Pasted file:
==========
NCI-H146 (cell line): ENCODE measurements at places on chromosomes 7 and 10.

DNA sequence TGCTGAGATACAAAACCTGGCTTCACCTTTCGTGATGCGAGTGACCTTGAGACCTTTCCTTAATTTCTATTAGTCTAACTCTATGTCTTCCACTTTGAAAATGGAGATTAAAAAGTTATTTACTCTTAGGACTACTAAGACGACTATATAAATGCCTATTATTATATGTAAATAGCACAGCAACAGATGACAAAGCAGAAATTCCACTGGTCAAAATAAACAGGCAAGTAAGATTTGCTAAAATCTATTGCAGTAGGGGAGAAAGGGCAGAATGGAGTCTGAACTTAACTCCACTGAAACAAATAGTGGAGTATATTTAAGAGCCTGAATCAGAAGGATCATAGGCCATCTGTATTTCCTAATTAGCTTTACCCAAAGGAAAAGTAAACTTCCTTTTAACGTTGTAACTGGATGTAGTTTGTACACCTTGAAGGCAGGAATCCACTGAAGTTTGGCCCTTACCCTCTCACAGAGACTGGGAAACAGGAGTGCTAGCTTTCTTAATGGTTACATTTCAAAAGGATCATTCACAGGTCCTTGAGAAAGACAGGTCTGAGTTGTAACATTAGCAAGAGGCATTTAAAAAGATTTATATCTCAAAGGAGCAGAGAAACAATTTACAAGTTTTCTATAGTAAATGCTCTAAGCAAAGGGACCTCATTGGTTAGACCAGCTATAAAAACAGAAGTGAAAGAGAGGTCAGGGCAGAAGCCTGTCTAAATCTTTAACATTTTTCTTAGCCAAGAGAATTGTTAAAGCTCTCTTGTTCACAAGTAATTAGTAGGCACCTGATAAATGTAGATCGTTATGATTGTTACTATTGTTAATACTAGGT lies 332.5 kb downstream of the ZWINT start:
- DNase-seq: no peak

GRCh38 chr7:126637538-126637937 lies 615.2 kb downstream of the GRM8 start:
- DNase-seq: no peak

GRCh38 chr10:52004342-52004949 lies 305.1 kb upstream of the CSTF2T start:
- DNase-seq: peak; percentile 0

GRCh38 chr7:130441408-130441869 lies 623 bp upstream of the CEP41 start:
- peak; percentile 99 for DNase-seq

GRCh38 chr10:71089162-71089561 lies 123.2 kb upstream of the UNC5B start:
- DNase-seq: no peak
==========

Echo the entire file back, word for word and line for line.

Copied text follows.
NCI-H146 (cell line): ENCODE measurements at places on chromosomes 7 and 10.

DNA sequence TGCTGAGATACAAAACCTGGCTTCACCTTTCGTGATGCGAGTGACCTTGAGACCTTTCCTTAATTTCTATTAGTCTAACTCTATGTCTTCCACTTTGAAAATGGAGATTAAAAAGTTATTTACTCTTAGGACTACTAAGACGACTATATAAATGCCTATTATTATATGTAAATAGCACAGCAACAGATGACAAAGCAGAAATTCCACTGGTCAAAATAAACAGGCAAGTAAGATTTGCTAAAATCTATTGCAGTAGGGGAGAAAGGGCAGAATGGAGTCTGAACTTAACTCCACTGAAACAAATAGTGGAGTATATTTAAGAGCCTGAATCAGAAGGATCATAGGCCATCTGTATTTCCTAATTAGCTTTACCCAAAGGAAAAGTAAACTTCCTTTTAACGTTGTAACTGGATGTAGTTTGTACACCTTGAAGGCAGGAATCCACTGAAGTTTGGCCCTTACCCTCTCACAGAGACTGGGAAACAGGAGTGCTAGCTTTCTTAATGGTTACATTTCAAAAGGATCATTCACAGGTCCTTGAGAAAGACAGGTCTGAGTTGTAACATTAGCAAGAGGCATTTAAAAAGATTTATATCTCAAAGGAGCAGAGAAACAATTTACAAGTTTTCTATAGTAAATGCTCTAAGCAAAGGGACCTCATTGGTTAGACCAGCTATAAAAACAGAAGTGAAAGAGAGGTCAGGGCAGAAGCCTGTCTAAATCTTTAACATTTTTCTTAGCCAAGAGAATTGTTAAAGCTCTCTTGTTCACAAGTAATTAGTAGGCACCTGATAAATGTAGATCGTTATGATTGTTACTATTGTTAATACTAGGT lies 332.5 kb downstream of the ZWINT start:
- DNase-seq: no peak

GRCh38 chr7:126637538-126637937 lies 615.2 kb downstream of the GRM8 start:
- DNase-seq: no peak

GRCh38 chr10:52004342-52004949 lies 305.1 kb upstream of the CSTF2T start:
- DNase-seq: peak; percentile 0

GRCh38 chr7:130441408-130441869 lies 623 bp upstream of the CEP41 start:
- peak; percentile 99 for DNase-seq

GRCh38 chr10:71089162-71089561 lies 123.2 kb upstream of the UNC5B start:
- DNase-seq: no peak